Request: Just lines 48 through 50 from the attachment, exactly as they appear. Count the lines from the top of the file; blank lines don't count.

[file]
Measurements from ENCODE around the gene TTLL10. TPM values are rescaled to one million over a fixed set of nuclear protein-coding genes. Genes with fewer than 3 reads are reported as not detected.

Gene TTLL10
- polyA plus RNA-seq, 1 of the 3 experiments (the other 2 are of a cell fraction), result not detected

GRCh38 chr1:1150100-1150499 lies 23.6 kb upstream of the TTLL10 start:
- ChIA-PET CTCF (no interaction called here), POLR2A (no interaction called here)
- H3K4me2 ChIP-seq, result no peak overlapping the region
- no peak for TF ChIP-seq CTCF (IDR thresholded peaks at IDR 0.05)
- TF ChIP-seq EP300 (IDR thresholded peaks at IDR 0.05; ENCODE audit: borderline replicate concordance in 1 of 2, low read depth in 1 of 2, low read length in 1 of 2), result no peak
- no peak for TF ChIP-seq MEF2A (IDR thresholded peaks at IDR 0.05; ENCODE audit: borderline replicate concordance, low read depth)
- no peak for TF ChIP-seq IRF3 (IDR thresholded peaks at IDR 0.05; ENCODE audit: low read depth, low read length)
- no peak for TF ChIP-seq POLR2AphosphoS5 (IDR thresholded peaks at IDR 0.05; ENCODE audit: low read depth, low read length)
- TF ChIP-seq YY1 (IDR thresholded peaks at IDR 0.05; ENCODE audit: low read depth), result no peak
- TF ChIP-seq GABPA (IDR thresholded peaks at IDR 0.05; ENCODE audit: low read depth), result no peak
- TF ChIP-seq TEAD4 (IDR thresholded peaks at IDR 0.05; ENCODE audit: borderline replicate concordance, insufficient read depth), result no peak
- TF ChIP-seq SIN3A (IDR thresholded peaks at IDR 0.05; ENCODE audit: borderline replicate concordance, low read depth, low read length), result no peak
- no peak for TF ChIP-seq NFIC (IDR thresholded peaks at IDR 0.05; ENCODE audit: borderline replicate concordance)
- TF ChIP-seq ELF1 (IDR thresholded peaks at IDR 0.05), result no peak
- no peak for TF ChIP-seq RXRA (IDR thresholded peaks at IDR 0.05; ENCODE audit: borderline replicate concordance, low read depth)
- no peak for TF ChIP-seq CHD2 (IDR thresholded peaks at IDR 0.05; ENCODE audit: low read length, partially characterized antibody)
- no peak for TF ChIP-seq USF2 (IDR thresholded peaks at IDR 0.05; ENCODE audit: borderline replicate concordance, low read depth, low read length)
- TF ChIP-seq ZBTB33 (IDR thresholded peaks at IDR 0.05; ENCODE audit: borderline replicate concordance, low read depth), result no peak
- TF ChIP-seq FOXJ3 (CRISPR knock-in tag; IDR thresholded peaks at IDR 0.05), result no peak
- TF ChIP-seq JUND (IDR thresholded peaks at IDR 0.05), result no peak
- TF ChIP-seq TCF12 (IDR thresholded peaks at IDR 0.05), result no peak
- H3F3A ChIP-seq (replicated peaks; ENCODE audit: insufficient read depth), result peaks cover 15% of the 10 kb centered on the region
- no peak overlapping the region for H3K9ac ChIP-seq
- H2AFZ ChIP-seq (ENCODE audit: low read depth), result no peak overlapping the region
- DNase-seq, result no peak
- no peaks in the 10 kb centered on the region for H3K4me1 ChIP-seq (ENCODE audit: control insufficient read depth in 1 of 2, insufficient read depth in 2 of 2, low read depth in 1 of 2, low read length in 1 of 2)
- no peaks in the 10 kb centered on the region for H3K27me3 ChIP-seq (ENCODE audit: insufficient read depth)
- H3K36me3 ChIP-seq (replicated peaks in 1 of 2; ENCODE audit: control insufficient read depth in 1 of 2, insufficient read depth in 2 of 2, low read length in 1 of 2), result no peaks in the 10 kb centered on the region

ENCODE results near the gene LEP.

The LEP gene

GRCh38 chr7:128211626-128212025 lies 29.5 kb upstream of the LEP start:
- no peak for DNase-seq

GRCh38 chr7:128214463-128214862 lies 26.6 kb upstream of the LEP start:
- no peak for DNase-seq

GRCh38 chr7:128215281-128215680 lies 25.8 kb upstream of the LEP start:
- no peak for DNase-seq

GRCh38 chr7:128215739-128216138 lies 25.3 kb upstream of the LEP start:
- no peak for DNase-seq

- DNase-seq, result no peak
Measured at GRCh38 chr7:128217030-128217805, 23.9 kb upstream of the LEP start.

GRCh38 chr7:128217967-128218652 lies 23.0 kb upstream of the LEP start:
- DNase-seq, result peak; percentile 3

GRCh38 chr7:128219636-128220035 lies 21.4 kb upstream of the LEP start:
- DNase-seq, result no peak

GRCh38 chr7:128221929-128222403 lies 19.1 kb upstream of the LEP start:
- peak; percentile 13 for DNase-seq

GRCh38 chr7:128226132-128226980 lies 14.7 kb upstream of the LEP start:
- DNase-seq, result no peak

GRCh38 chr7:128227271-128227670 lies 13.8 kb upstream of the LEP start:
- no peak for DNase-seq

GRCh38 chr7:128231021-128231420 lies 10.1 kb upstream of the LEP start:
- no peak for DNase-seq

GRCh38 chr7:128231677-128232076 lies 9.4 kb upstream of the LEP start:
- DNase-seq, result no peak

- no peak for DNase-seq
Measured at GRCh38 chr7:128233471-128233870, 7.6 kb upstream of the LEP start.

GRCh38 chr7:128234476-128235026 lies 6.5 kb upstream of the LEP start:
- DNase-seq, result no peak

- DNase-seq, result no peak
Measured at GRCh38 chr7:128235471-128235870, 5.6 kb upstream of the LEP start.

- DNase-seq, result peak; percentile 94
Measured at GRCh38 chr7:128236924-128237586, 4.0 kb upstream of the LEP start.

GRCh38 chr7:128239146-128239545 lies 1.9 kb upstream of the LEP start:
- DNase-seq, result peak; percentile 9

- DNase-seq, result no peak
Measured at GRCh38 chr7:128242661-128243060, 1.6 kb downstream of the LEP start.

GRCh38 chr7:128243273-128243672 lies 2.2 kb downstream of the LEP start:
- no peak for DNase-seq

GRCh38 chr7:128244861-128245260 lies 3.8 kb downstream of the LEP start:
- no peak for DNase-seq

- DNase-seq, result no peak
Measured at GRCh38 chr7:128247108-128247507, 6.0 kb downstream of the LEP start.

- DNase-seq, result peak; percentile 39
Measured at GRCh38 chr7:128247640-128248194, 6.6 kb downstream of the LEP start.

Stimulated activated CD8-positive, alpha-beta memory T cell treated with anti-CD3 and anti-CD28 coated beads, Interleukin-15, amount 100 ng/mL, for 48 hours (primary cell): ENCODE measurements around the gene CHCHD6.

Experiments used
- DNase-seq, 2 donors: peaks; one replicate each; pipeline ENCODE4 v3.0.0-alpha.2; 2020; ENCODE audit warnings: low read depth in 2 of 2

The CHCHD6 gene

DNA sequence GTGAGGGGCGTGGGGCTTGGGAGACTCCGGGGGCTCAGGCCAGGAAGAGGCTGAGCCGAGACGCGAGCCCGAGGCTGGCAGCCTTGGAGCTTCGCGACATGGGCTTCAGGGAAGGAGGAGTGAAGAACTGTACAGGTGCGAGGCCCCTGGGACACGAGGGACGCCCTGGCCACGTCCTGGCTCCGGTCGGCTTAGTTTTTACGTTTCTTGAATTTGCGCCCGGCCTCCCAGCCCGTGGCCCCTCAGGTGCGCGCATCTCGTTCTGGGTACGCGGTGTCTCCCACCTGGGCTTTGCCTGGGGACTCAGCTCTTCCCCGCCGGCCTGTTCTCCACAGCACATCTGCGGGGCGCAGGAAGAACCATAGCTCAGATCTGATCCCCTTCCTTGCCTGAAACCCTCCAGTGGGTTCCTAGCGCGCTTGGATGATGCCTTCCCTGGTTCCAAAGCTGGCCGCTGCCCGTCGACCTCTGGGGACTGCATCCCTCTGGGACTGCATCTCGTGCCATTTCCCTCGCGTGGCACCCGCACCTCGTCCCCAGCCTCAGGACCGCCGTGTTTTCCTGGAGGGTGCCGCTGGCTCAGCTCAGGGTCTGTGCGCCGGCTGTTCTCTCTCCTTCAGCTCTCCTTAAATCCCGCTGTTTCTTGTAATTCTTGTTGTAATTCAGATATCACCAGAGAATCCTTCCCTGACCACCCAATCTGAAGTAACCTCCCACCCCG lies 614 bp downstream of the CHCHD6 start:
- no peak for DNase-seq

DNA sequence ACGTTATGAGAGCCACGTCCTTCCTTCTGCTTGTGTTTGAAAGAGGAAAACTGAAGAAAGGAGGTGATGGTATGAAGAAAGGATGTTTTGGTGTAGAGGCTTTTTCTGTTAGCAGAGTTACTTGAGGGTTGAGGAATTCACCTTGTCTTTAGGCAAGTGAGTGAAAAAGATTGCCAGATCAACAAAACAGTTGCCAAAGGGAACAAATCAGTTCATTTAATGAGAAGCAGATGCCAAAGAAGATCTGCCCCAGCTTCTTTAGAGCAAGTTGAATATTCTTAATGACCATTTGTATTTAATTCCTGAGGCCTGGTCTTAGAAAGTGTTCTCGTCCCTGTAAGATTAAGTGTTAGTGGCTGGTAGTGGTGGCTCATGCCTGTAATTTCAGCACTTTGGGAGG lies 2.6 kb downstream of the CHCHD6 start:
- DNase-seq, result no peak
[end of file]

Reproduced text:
GRCh38 chr7:128221929-128222403 lies 19.1 kb upstream of the LEP start:
- peak; percentile 13 for DNase-seq

GRCh38 chr7:128226132-128226980 lies 14.7 kb upstream of the LEP start: